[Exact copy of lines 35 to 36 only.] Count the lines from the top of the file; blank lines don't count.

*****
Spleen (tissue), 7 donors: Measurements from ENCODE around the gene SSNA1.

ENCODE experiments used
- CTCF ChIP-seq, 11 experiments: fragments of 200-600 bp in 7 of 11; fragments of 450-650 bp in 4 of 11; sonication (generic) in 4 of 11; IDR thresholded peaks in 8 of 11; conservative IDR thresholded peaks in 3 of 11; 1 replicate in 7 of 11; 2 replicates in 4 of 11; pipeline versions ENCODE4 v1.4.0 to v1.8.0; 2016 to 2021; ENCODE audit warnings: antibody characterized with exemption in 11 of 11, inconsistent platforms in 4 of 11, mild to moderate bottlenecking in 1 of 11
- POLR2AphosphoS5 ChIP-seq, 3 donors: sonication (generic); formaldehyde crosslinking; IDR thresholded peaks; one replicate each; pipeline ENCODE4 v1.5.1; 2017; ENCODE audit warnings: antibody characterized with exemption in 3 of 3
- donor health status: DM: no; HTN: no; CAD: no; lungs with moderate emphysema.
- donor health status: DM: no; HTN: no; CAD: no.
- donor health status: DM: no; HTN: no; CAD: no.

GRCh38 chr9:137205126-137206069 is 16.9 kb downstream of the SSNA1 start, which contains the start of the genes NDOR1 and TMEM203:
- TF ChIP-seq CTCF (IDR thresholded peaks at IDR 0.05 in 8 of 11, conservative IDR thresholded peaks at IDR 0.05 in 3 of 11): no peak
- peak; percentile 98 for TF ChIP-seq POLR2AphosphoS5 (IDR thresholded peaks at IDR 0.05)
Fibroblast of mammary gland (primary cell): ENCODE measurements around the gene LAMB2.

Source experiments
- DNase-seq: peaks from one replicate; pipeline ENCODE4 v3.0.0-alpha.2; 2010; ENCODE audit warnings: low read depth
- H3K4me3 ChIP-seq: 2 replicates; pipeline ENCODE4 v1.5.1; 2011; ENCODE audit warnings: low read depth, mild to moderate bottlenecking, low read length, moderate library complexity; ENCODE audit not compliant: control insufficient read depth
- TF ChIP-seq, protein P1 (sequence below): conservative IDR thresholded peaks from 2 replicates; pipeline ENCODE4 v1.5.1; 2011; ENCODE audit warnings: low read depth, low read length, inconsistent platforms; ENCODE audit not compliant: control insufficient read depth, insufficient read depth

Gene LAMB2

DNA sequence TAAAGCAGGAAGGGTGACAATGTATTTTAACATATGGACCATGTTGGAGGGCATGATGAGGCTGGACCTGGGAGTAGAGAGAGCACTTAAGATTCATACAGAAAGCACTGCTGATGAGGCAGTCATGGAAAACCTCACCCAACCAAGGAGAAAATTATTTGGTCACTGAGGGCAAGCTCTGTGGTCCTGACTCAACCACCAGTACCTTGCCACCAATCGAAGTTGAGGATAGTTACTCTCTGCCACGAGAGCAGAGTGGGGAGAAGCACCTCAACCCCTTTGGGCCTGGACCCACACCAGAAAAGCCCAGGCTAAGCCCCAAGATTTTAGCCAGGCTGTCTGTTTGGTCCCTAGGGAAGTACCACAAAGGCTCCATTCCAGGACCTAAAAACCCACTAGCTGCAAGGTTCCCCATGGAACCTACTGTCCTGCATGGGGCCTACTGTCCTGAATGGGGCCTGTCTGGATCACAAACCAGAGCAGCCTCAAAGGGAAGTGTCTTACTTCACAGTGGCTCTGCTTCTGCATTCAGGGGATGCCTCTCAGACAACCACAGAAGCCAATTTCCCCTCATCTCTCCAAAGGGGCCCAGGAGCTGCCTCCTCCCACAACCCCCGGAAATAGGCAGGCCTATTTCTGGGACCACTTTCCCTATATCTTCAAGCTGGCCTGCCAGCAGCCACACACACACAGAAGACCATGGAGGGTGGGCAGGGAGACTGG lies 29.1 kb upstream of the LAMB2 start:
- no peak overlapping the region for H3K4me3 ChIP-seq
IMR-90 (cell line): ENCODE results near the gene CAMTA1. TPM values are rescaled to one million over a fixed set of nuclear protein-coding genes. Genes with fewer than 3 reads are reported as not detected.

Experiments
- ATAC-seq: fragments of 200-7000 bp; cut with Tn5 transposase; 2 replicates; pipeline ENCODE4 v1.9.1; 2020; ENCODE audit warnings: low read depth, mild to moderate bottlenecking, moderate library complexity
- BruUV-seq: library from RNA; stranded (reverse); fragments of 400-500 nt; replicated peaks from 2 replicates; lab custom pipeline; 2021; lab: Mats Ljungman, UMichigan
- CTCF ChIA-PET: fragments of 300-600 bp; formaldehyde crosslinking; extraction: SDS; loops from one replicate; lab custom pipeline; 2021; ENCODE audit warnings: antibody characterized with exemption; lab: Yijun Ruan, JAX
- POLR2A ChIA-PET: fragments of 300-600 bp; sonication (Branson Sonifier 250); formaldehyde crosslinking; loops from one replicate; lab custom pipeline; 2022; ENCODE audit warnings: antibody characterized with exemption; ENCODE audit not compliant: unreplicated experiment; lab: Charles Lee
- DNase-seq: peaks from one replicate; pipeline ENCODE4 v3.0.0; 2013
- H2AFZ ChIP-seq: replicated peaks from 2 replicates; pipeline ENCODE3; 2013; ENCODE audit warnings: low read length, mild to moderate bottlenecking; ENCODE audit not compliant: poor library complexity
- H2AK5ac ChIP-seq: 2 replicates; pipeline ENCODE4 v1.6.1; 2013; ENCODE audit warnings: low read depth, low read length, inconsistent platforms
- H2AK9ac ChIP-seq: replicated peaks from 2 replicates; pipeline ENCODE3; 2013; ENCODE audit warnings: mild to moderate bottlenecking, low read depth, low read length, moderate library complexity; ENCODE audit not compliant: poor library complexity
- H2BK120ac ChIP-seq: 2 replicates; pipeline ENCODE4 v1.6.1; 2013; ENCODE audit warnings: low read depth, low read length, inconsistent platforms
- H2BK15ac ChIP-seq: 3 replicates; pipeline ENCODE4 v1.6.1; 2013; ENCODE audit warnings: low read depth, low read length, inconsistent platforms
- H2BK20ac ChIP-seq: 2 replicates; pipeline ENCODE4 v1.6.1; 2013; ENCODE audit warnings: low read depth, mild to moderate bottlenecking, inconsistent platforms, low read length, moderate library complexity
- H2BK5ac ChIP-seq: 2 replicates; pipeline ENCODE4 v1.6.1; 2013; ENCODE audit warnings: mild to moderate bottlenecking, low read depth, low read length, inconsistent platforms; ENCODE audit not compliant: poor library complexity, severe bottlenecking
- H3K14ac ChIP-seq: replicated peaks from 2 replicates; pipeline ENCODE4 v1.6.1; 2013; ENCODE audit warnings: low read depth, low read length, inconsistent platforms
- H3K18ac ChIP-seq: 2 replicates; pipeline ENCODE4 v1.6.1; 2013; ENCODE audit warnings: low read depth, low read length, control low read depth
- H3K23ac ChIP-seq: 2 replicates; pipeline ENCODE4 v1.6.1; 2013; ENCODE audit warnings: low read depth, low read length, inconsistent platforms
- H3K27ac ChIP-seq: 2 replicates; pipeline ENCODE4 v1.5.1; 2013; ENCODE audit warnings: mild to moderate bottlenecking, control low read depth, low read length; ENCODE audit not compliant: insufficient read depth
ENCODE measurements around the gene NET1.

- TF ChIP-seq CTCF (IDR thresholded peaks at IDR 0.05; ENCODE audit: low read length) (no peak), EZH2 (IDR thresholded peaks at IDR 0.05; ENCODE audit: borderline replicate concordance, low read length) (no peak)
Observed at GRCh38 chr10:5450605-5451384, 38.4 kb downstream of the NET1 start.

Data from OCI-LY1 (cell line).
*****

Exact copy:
- H3K23ac ChIP-seq: 2 replicates; pipeline ENCODE4 v1.6.1; 2013; ENCODE audit warnings: low read depth, low read length, inconsistent platforms
- H3K27ac ChIP-seq: 2 replicates; pipeline ENCODE4 v1.5.1; 2013; ENCODE audit warnings: mild to moderate bottlenecking, control low read depth, low read length; ENCODE audit not compliant: insufficient read depth